Special Features — 13 September 2019
Looking back on long-lost restaurants

Staff report

The face of South Florida is constantly changing, and that means that even the most iconic spots can sometimes disappear. Take a look back at some of the restaurants that were once synonymous with the area but are now no longer around. (See all the photos on pgs. 73-78 of our digital edition, http://digitaledition.qwinc.com/publication/?i=617740)

Armadillo Café

Eastsiders, normally reluctant to drive west of Interstate 95, beat a path to Davie for Chef Kevin McCarthy’s black-and-white soup and jalapeño corn fritters at the restaurant he opened in 1988 just south of Griffin on Davie Road. The restaurant thrived for 13 years until a drug store wanted the space. McCarthy subsequently moved the restaurant to locations on University Drive in Davie, Federal Highway in Dania Beach and, finally, to Glades Road in Boca Raton, where it closed permanently in 2016.  (Pam Susemiehl / Sun Sentinel)

Burt & Jack’s

Founded by actor Burt Reynolds and restauranteur Jack Jackson, Burt & Jack’s offered scenic views and gigantic steaks inside Port Everglades. It closed in 2002. (Joann Vitelli / Sun Sentinel)

Ernie’s Bar-B-Q

Ernie’s Bar-B-Q in Fort Lauderdale, which opened as “Dirty Ernie’s” bar in 1957 and became renowned for its conch chowder, Bimini bread sandwiches and quirky anti-tax slogans on the walls, “closed for repairs” in March 2017 after 60 years in business. New owners refurbished and reopened the space as Andy’s Live Fire Grill and Bar in December 2018. The only nod to Ernie’s, dining critic Mike Mayo said, “comes with a sign pointing to the “original rooftop bar” and a staircase lined with photos saluting classic, independent Fort Lauderdale landmarks. (Mike Mayo/ Sun Sentinel) and, detail of black and white photo (Sun Sentinel photo)

The French Quarter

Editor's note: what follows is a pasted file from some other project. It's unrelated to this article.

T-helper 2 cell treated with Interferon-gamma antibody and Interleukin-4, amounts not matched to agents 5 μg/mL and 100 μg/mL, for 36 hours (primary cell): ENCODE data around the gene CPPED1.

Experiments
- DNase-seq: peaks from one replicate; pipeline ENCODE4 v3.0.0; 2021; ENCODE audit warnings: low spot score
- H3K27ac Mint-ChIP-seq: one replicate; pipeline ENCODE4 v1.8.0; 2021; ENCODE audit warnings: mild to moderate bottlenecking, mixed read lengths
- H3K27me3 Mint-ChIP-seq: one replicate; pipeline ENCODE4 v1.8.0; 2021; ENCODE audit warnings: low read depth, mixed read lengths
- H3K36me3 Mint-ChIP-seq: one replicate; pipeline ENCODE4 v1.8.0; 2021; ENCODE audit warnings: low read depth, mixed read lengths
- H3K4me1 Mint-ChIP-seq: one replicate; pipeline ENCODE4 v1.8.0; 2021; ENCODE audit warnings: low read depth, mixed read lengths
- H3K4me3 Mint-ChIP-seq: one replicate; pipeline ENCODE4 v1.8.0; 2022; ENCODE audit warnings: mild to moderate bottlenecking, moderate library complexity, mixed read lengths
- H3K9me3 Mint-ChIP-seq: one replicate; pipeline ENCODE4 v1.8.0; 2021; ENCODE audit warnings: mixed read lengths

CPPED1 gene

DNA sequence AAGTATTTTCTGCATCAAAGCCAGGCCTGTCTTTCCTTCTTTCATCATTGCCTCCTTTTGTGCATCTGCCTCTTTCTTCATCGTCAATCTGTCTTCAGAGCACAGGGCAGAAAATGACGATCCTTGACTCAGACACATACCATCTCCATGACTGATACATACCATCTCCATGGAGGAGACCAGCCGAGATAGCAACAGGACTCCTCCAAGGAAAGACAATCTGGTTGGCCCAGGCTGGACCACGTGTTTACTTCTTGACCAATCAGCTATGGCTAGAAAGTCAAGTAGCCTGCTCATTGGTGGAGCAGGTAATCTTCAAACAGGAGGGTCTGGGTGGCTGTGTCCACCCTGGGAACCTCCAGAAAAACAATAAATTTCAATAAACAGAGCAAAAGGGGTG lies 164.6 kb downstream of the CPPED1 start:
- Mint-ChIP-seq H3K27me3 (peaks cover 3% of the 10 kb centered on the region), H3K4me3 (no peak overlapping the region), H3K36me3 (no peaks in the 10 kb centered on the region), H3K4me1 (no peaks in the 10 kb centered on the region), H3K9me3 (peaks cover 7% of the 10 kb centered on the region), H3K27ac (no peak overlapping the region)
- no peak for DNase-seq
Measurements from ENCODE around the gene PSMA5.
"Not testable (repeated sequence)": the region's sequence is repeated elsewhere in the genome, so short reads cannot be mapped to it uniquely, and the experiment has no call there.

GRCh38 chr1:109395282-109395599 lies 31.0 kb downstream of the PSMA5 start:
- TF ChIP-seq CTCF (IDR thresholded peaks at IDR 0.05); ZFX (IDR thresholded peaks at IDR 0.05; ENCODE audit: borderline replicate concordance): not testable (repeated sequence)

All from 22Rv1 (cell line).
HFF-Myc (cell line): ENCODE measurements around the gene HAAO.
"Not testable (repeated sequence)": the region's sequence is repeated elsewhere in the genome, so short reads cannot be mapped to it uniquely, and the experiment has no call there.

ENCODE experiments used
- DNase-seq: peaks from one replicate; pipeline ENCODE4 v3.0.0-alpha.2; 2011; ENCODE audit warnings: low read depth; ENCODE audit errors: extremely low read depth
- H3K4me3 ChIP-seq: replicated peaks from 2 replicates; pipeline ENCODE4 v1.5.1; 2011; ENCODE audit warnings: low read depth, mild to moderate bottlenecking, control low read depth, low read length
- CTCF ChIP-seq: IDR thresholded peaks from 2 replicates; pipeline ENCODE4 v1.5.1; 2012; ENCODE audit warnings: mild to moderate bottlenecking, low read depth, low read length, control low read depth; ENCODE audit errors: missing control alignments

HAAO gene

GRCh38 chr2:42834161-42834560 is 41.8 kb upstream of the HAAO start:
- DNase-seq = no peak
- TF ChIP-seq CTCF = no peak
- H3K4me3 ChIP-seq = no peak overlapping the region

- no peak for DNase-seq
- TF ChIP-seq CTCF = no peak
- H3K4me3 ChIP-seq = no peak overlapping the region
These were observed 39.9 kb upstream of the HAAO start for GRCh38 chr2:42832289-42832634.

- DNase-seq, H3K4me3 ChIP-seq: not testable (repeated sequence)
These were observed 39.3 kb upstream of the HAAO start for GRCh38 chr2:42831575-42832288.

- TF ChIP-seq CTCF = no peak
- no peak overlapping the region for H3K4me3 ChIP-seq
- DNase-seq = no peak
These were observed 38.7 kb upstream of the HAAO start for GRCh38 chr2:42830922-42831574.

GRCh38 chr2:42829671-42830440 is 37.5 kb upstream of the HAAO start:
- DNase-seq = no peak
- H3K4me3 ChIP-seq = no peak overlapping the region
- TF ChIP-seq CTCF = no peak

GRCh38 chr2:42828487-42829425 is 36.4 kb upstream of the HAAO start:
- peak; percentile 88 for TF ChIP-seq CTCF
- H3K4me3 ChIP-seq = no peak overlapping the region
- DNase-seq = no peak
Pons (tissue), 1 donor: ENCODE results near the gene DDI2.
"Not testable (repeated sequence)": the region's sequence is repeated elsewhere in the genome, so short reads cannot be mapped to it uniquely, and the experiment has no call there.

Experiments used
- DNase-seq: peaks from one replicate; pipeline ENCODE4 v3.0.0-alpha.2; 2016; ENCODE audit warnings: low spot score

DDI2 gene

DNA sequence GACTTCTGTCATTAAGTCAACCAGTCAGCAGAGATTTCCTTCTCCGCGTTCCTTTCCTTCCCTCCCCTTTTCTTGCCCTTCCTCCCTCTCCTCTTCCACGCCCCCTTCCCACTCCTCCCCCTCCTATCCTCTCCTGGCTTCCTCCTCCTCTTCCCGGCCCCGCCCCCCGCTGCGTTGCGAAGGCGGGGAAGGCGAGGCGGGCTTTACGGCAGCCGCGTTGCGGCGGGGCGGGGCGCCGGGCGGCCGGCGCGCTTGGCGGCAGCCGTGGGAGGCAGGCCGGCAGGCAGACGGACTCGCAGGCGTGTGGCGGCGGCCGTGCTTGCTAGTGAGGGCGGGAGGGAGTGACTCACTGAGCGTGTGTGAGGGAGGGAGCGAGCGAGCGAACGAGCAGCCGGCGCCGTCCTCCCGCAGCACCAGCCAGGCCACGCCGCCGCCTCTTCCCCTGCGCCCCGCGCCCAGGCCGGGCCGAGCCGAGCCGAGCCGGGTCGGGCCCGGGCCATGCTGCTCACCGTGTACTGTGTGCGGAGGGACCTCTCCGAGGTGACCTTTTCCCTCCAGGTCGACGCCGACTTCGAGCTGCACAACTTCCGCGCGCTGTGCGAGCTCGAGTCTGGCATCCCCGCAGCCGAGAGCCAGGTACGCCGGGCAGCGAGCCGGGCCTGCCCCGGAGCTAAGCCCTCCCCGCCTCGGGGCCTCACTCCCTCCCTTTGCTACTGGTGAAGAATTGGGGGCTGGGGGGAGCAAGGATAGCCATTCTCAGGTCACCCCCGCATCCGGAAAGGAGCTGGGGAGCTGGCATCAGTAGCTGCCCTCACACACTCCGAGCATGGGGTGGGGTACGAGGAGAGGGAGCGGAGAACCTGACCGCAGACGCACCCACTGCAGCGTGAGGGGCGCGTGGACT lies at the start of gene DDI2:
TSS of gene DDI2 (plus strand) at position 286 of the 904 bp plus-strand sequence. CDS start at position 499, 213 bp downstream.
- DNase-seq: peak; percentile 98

The French Quarter restaurant in Fort Lauderdale was widely considered one of the region’s top restaurants during its existence, which ended when the spot was closed in 2006. Many diners had fond memories of the dessert cart, which included Bananas Foster served tableside with considerable ceremony and panache. (Pam Susemiehl / Sun Sentinel)


Lum’s was founded as a hot dog cart in 1956 in Miami Beach, and by the early ’70s there were more than 400 locations around the world. The original Miami Beach location closed in 1983, and most others followed, with the last location in Omaha, Neb., closing in 2017. (State Archives of Florida)

Mango’s Fort Lauderdale

The original Mangos, which lasted 25 years in Fort Lauderdale, “featured live music and a casual, boozy vibe with a Florida-Caribbean menu of burgers, fish sandwiches and wings that was popular with tourists and locals,” Dining critic Mike Mayo says. A rebooted version of the restaurant reopened in February 2018 – only to close four months later. Pizza Italia, featuring new owners, a new concept and a new name, opened on the old Las Olas Boulevard location in February 2019. (Mike Mayo / Sun Sentinel)


R-Donuts, a topless snack shop in Fort Lauderdale, gained international attention when it opened in 1985. By 1990 it had closed following the death of its owner. (Lou Toman / Sun Sentinel)

La Vielle Maison

La Vielle Maison was the top spot for French dining in Boca Raton for more than 30 years before it closed its doors in 2006. It was the last of a South Florida fine-dining empire operated over five decades by the late restaurateur Leonce Picot, including his Down Under (1968-1996) and Casa Vecchia (1979-1994), both in Fort Lauderdale. (John L. White / Sun Sentinel)


Wolfie’s was Miami Beach’s go-to spot for real, New York-style deli from the 1950s until 2002 when it closed its doors for good. (Anastasia Walsh / Sun Sentinel)


The iconic restaurant at the corner of Oakland Park Boulevard and the Intracoastal Waterway was a hit with tourists and locals. Sadly, it closed in the early 2000s. (Sun Sentinel file)


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